By Joe Giglio
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Remove the names, jerseys, decals and narratives from the equation in Gillette Stadium on Thursday night and you are left with this indisputable fact: The better team, at least on Thursday night, lost.
When the dust settled, angrily, as it was in the final few minutes due to Nick Mangold’s “tackle” and his offensive line brethren imposing their will in an illegal manner, the Jets outgained New England 318 to 232, forced Tom Brady into his worst statistical night in years, held a future Hall of Fame quarterback to 4-of-18 on third down conversions and forced more punts (11) than first downs allowed.
Yet, New York came away with a loss due to sloppy football, questionable play calling, six drops, a costly misread on New England’s opening drive and a young quarterback picking the wrong time to become careless with the football
In the big picture, Geno Smith’s learning curve and a second straight good effort from Rex Ryan’s defense will emerge as positives from a difficult week two assignment, but that overshadows the problem with the 2013 Jets.
If the team is going to over achieve, play at least .500 football and give John Idzik and Woody Johnson a reason to critically and fairly evaluate Rex Ryan after the season, they need to win games that are there for the taking.
Furthermore, they need to win games in which they outplay the other team, regardless of who the coach and quarterback on the opposite sideline happen to be on that given week.
Without multiple offensive weapons, Tom Brady was battered and frustrated throughout the night. The New England outfit that took the rain-soaked field in the second half was a shell of the team they fielded in the AFC Championship Game just eight months ago.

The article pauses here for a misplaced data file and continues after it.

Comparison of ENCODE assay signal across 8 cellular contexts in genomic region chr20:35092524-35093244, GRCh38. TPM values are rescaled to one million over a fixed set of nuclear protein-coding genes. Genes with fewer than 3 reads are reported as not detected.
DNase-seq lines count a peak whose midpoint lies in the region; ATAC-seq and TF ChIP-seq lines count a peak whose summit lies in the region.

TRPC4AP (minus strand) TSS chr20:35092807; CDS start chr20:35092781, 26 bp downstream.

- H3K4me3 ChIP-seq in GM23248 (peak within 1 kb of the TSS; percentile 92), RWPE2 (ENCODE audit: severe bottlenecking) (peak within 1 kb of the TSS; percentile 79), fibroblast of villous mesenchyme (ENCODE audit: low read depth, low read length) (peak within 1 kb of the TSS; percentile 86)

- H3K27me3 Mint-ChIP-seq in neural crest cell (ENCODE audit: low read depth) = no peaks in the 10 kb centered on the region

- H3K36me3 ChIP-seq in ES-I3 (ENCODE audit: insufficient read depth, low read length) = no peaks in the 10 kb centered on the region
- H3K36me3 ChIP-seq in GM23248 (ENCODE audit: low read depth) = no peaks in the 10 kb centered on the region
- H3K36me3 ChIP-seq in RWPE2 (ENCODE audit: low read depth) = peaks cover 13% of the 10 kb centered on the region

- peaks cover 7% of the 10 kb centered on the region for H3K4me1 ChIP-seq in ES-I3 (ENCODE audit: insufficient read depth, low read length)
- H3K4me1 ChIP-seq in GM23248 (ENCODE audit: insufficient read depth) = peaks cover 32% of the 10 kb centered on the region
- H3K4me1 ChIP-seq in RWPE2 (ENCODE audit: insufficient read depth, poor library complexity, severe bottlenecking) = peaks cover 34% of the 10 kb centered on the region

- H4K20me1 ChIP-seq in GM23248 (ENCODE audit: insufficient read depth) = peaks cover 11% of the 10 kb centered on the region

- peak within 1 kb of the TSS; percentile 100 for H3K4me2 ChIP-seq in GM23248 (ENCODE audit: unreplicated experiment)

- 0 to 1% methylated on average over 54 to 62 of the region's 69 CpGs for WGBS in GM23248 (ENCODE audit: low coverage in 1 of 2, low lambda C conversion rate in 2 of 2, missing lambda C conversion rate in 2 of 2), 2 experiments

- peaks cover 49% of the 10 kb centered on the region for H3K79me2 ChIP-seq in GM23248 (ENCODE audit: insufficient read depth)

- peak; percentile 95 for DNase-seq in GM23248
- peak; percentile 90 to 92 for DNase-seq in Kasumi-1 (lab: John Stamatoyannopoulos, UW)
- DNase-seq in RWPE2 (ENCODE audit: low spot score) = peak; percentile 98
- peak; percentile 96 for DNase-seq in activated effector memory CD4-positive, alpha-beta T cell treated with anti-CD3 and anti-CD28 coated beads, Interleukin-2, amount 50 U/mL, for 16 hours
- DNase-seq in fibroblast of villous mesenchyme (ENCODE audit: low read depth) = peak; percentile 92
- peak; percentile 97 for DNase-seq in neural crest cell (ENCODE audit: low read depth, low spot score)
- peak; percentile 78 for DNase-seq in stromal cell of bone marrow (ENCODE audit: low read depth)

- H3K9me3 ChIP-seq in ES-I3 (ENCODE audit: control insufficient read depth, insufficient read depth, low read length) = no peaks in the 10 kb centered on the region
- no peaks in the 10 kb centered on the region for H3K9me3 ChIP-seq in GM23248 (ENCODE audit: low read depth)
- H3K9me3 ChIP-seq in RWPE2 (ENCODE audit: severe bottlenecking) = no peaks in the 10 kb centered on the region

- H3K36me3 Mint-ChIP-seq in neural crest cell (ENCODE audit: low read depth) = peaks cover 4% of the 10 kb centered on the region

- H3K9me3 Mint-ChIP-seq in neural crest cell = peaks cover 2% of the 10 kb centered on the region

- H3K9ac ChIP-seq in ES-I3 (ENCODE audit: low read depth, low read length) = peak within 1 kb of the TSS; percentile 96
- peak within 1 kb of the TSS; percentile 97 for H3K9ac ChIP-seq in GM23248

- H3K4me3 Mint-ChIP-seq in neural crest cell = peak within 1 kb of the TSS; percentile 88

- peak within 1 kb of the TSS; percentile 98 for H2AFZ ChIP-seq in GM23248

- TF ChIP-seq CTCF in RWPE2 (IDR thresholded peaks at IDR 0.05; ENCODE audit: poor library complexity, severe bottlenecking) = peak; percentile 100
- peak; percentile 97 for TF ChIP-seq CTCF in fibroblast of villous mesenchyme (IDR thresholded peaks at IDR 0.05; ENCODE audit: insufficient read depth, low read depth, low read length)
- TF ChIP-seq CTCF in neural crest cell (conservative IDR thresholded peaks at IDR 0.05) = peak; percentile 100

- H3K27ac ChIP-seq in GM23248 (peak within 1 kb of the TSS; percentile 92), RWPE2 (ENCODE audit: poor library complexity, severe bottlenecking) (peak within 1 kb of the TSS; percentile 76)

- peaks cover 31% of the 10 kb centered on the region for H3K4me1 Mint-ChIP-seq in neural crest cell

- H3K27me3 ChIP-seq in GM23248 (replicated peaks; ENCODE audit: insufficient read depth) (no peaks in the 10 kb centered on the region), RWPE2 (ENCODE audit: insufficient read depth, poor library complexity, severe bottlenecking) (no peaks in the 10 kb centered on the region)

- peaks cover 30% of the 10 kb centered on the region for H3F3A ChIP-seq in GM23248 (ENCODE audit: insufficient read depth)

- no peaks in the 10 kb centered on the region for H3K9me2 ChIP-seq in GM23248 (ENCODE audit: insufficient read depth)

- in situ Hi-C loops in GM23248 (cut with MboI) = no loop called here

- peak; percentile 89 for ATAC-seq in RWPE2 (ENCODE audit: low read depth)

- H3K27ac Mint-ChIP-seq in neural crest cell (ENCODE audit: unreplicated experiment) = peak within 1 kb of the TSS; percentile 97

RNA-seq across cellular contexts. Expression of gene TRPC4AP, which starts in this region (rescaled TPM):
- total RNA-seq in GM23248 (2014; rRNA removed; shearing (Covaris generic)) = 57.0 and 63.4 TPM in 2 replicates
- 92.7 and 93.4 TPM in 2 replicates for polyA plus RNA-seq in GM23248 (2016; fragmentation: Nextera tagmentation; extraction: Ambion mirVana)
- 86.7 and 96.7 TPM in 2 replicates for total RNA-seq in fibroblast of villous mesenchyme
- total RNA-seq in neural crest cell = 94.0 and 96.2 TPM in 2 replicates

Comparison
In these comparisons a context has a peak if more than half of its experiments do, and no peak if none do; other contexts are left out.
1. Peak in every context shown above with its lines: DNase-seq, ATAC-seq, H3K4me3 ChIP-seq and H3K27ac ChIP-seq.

As many pundits accurately stated in the days leading up to Thursday night, the Jets, despite only having three days to prepare and making the road trip to Foxboro, were catching New England at the right time. Days after barely squeaking by a below average football team in Buffalo, the Pats did it again.
At 2-0, New England has stolen two division wins despite not having close to their full complement of players. When they win the AFC East with ease again, come back and look at the box scores from the first two weeks of the season. Their ability to win games without their best effort is what separates them from the rest of the division.
At 1-1, the Jets season is far from over and a positive spin can be taken away from Geno Smith’s toughness, back-to-back close games and the ability to prepare 10 days before a home game with Buffalo, but for a team that is desperate for victories to change perception around the league, New York left one on the table on Thursday night.
As the context of the game showed, New England isn’t a very good football team right now. If they went up against a good football team, a loss would likely ensue.
Unfortunately for the Jets, the first loss of the season proved what many have thought for months: They’re not good enough to win consistently, regardless of the quality of opponent.